You’d call them stocking stuffers if the stockings were the size of missile silos.
We refer, of course, to the annual stampede of holiday movies. This year they’re jostling one another like holiday shoppers, competing for screen space, dozens of them, more than usual. All very gladiatorial, all very Hollywood. Here are movies we’ve been hearing about for months: Steven Spielberg’s slave-revolt saga, “Amistad”; Clint Eastwood’s Southern Gothic murder case, “Midnight in the Garden of Good and Evil”; James Cameron’s splashy “Titanic”; Sigourney Weaver back from the dead in “Alien Resurrection.”
Also, Francis Ford Coppola meets John Grisham in “The Rainmaker,” with Matt Damon as a dragon-slaying lawyer. Robin Williams bounces through “Flubber,” then returns as counselor to Matt Damon’s South Boston prodigy in “Good Will Hunting.” Pierce Brosnan’s James Bond takes on a media baron in “Tomorrow Never Dies.” Quentin Tarantino steps up to the plate again with “Jackie Brown.” Kevin Costner delivers post-apocalyptic mail in “The Postman.” Leslie Nielsen is the oblivious “Mr. Magoo,” one of a string of family-oriented projects including Fox’s animated “Anastasia,” Dreamworks’ “Mouse Hunt,” and “Home Alone 3.”
There are so many big-ticket items, in fact, that some will wait until early 1998 to hit the multiplex (after limited Oscar-qualifying runs before the calendar turns). Among them are Martin Scorsese’s Dalai Lama epic, “Kundun”; the updated “Great Expectations” with Ethan Hawke and Gwyneth Paltrow; “The Boxer,” with the “My Left Foot” team of Jim Sheridan and Daniel Day-Lewis, bolstered by Emily Watson; Robert Redford’s “The Horse Whisperer,” with Kristin Scott Thomas. A small but promise-filled slate of art-house items includes “Wings of the Dove,” “Oscar and Lucinda,” “The Big Lebowski,” “The Butcher Boy,” “Bent,” “The Winter Guest,” “The Sweet Hereafter,” “Ma Vie en Rose,” and “Afterglow.”
Meanwhile, here’s a film-by-film guide to the big parade, in order of tentative opening dates:
“Midnight in the Garden of Good and Evil”
Clint Eastwood moves from Madison County to steamy Savannah to direct John Berendt’s bestseller about events surrounding the murder by an art dealer (Kevin Spacey) of his lover. (Nov. 21)
New spin on the usual John Grisham saga as lawyer Matt Damon plays David to a giant insurance company’s Goliath, which has denied his client a bone-marrow transplant. (Nov. 21)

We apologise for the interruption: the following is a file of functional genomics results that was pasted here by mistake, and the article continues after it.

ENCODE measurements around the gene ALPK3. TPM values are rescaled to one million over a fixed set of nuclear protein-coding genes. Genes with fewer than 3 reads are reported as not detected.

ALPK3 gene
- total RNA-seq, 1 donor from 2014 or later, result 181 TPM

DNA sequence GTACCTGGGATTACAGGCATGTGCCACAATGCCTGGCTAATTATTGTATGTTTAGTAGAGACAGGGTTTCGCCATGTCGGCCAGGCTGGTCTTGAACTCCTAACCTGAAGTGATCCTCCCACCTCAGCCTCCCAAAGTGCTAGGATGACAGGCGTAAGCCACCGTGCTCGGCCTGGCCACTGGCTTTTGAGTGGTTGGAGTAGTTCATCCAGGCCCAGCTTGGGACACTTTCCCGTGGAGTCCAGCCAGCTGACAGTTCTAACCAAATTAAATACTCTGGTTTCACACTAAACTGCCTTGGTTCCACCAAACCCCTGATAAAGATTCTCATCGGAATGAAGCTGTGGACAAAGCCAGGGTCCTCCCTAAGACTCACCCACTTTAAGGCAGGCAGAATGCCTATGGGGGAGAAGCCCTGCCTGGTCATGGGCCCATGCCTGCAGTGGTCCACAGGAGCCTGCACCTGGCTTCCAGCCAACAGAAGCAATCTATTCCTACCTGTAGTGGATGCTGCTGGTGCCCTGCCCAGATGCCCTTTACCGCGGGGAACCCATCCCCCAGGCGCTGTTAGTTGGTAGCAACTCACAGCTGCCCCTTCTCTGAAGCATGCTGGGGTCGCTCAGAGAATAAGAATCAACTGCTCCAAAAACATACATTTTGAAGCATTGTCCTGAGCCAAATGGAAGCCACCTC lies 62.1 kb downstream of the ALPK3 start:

Fox climbs into the full-length animation arena, with Meg Ryan voicing the part of the girl who may be the last surviving member of Czar Nicholas II’s murdered family. (Nov. 21)
Believe it or not, Sigourney Weaver’s Ripley is back despite dying in the last “Alien” sequel. Ain’t DNA grand? Winona Ryder plays her fellow starship trouper. (Nov. 26)
Robin Williams reprises Fred MacMurray’s absent-minded professor role as the discoverer of an antigravity substance. One of the F/X: Marcia Gay Harden as his flying college prez fiancee. (Nov. 26)
Tim Roth goes psycho again, this time with Renee Zellweger’s hooker, at the opposite pole from her “Jerry Maguire” character, in this thriller directed by sibs Josh and Jonas Pate. (Dec. 5)
Spielberg’s first serious film since “Schindler’s List,” about an 1839 slave revolt on a ship steered to the United States, where the rebels are put on trial. Matthew McConaughey, Anthony Hopkins, and Morgan Freeman star. (Dec. 12)
“For Richer or Poorer”
Tim Allen and Kirstie Alley as a Manhattan couple trying to lose themselves in Amish country after their crooked accountant lands them in trouble with the IRS. (Dec. 12)
The season’s big teen-bait item. Director Wes Craven and screenwriter Kevin Williamson take what’s left of the original “Scream” gang to college two years later, where they pump up the body count. (Dec. 12)
A $200 million-plus budget and a three-hour-plus running time may make “Water-world” look like a music video. James Cameron insists it’s a love story, with upper-deck Kate Winslet finding love in steerage with Leonardo DiCaprio. (Dec. 19)
“Tomorrow Never Dies”
Bond gets help from Hong Kong action star Michelle Yeoh. He needs every karate chop he can get to stop the presses of a media baron, slobbering to start World War III. (Dec. 19)
To sell a seedy mansion they inherit, brothers Nathan Lane and Lee Evans must evict a mouse. Naturally, they’re the ones who feel trapped as the place turns into a money pit, with cheese. (Dec. 19)
“Home Alone 3”
No more Macaulay Culkin. No more Catherine O’Hara, John Heard, Daniel Stern, or Joe Pesci. But the franchise goes on, this time with 8-year-old Alex D. Linz as the kid whose parents can’t seem to find a sitter. (Dec. 19)
Woody Allen plays a writer with a messed-up love life. It’s not autobiographical, he says. With Elisabeth Shue, Billy Crystal, Kirstie Alley, Bob Balaban, Mariel Hemingway, Julia Louis-Dreyfus and Robin Williams. (Dec. 25)
Great expectations, as Tarantino gets the chance to show us “Pulp Fiction” was no fluke. Samuel L. Jackson’s gun runner, Pam Grier’s smuggling stewardess, and Robert De Niro’s ex-con are in his corner. (Dec. 25)
“Good Will Hunting” Matt Damon and Ben Affleck wrote this script starring Damon as a brilliant but antisocial youth befriended by a no-nonsense shrink (Robin Williams, playing it straight) determined to set him right. (Dec. 25)
“As Good As It Gets”
Three Manhattan neighbors - cranky novelist Jack Nicholson, waitress Helen Hunt, and painter Greg Kinnear - hit the road for Baltimore in James L. Brooks’s teary comedy. (Dec. 25)
It’s 2013, it’s post-apocalyptic, and it takes place on parched land as Costner sets out to deliver de letter de sooner de better. Neither rain nor sleet - but there are thugs led by Will Patton who intend to stamp Costner out. (Dec. 25)
Leslie Nielsen steps off the edge as the blissfully myopic title-roleist, narrowly avoiding disaster after disaster as he blunders through the aftermath of a jewel heist. (Dec. 25)
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